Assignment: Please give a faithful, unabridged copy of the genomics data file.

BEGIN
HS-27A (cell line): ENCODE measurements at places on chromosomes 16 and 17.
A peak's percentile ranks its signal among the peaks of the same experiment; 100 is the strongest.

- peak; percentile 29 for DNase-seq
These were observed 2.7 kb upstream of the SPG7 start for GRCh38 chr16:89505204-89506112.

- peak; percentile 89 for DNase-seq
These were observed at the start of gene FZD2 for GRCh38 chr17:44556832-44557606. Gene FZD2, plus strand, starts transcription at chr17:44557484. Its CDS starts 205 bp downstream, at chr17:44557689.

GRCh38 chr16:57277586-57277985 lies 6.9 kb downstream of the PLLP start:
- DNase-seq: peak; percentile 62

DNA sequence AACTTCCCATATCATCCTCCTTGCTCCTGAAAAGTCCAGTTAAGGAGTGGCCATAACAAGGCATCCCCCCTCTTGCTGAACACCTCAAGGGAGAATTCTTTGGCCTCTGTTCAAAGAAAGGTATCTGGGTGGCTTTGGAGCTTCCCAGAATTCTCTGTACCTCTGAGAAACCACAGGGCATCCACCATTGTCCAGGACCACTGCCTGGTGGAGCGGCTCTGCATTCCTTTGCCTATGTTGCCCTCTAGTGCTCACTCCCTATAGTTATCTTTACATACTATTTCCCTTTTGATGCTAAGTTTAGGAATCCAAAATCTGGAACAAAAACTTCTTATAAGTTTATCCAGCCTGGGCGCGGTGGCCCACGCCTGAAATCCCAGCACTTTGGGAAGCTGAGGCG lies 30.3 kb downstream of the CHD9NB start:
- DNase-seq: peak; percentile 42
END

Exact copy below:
HS-27A (cell line): ENCODE measurements at places on chromosomes 16 and 17.
A peak's percentile ranks its signal among the peaks of the same experiment; 100 is the strongest.

- peak; percentile 29 for DNase-seq
These were observed 2.7 kb upstream of the SPG7 start for GRCh38 chr16:89505204-89506112.

- peak; percentile 89 for DNase-seq
These were observed at the start of gene FZD2 for GRCh38 chr17:44556832-44557606. Gene FZD2, plus strand, starts transcription at chr17:44557484. Its CDS starts 205 bp downstream, at chr17:44557689.

GRCh38 chr16:57277586-57277985 lies 6.9 kb downstream of the PLLP start:
- DNase-seq: peak; percentile 62

DNA sequence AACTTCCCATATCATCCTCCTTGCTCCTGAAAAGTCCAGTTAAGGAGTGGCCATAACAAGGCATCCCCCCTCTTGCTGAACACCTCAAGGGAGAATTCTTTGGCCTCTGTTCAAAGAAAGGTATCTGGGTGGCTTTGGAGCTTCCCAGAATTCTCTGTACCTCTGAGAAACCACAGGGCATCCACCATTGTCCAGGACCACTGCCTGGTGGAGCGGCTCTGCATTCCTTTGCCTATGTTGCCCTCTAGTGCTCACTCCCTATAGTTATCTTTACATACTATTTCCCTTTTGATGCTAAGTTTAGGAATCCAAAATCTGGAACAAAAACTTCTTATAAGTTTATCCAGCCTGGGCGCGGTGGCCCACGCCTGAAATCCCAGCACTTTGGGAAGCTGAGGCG lies 30.3 kb downstream of the CHD9NB start:
- DNase-seq: peak; percentile 42